HERAT: In the middle of a bazaar in western Afghanistan, Arezo Akrimi pulled out his smartphone and, after a few taps on the screen, exchanged some cryptocurrency for a bundle of hard cash.

Arezo, 19, is one of about 100 students from Herat who have been receiving around $200 a month in cryptocurrency since last September thanks to the US non-governmental organization Code to Inspire.

This sum, which she converts at a currency exchange into Afghanis, is crucial for her rent and to help feed her family of six.

Since the return of the Taliban last August, the Afghan economy has virtually collapsed and the country is in the grip of a crisis caused by the seizure of billions of dollars in assets held abroad.

But digital currencies and their decentralized architecture, insensitive to international sanctions, allow a handful of young Afghans to avoid the worst of the crisis.

“It was very surprising for me to learn that it could be used in Afghanistan,” Arezo told AFP. “It was really helpful.”

Code to Inspire was founded to teach computer programming to women in Herat, but its high-tech approach now also helps students raise funds in this economically disadvantaged country.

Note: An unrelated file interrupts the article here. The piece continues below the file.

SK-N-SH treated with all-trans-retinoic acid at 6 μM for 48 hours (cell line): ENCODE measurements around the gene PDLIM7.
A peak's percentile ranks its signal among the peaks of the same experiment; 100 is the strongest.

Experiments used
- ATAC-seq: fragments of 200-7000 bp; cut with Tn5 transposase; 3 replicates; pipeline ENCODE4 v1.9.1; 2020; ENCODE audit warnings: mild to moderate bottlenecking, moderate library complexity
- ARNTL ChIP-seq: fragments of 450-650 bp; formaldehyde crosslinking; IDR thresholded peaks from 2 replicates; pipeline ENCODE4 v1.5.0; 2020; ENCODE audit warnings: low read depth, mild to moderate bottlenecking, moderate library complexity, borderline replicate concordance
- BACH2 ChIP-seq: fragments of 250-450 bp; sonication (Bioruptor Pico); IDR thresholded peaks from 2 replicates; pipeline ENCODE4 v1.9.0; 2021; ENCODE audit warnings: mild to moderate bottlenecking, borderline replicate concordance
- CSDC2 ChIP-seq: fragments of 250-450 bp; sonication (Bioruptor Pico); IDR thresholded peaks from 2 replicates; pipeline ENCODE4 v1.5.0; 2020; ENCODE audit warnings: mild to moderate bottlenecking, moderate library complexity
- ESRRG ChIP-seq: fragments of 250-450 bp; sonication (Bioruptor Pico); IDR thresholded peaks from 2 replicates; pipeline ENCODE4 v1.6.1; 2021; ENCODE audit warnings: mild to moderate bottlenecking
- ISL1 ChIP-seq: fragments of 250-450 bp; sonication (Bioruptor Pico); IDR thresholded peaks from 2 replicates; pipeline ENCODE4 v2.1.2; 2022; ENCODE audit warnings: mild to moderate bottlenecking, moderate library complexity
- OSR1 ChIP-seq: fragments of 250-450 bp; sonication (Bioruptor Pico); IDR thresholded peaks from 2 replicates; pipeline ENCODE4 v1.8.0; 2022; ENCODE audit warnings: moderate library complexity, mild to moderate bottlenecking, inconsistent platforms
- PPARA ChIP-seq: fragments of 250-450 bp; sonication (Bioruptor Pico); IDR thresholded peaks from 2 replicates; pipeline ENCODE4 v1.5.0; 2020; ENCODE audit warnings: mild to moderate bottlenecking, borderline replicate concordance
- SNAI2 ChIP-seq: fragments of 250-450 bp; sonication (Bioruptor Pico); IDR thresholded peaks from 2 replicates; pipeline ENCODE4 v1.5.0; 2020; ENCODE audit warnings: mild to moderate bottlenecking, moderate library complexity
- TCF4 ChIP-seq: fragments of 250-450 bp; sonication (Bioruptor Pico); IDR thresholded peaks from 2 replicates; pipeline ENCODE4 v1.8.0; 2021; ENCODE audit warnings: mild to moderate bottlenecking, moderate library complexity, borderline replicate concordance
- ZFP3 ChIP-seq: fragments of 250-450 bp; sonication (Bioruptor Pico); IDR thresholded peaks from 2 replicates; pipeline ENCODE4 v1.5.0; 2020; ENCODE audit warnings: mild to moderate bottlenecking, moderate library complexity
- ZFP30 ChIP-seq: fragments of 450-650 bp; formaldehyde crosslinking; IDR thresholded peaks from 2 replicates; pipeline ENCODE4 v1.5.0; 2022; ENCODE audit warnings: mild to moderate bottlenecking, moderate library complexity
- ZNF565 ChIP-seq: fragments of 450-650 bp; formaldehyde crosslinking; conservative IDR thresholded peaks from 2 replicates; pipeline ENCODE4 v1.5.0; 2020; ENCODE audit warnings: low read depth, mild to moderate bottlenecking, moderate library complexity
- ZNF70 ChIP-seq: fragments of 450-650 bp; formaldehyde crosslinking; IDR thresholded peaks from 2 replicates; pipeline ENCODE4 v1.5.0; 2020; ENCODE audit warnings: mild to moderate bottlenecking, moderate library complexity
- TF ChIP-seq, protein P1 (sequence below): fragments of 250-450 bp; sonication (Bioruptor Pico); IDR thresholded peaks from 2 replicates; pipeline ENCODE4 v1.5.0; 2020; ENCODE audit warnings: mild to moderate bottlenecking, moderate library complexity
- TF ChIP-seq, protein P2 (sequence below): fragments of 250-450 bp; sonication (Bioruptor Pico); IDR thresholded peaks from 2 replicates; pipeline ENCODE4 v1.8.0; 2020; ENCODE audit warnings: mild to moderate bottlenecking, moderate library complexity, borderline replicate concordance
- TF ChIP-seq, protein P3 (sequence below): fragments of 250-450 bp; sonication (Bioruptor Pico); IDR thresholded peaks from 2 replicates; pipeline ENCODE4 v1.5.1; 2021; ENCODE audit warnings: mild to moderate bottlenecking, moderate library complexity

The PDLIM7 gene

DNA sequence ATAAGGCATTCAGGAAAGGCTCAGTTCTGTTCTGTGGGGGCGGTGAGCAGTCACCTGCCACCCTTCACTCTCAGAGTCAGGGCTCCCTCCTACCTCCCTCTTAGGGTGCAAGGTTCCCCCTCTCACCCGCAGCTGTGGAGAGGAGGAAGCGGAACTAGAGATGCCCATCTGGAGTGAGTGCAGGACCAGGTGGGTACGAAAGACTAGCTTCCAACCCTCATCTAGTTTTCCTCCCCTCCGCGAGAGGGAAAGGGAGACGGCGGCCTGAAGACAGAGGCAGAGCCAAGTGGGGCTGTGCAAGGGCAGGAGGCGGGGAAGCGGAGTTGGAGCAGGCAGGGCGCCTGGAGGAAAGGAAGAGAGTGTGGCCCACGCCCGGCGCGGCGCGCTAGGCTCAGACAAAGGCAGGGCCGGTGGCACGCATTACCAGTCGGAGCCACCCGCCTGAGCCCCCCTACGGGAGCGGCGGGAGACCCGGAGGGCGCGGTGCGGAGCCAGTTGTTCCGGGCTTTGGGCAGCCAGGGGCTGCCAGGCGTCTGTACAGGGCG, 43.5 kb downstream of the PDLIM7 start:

Bank transfers to Afghanistan are currently almost impossible, to prevent funds from falling into the hands of fundamentalists.

But even those with money in a bank are struggling to withdraw it – individuals are limited to withdrawing the equivalent of US$200 per week and businesses US$2,000.

Customers have to queue for hours even for these transactions.

The cryptocurrency transfers have allowed the NGO to circumvent these obstacles while ensuring that each donation reaches those who need it most, founder Fereshteh Forough told AFP.

“Crypto is an incredible way to overcome all kinds of political and economic sanctions, but also a tool that can change the lives of people living in an authoritarian regime,” said the American, whose parents fled Afghanistan in the 1980s.

To guarantee the financial security of its students, the NGO avoids paying them in Bitcoin, the most famous crypto-currency but whose price regularly oscillates wildly.

Instead, it favors Binance USD (BUSD), a so-called “stablecoin” whose price is backed by the US dollar.

“A BUSD is a dollar,” Forough said.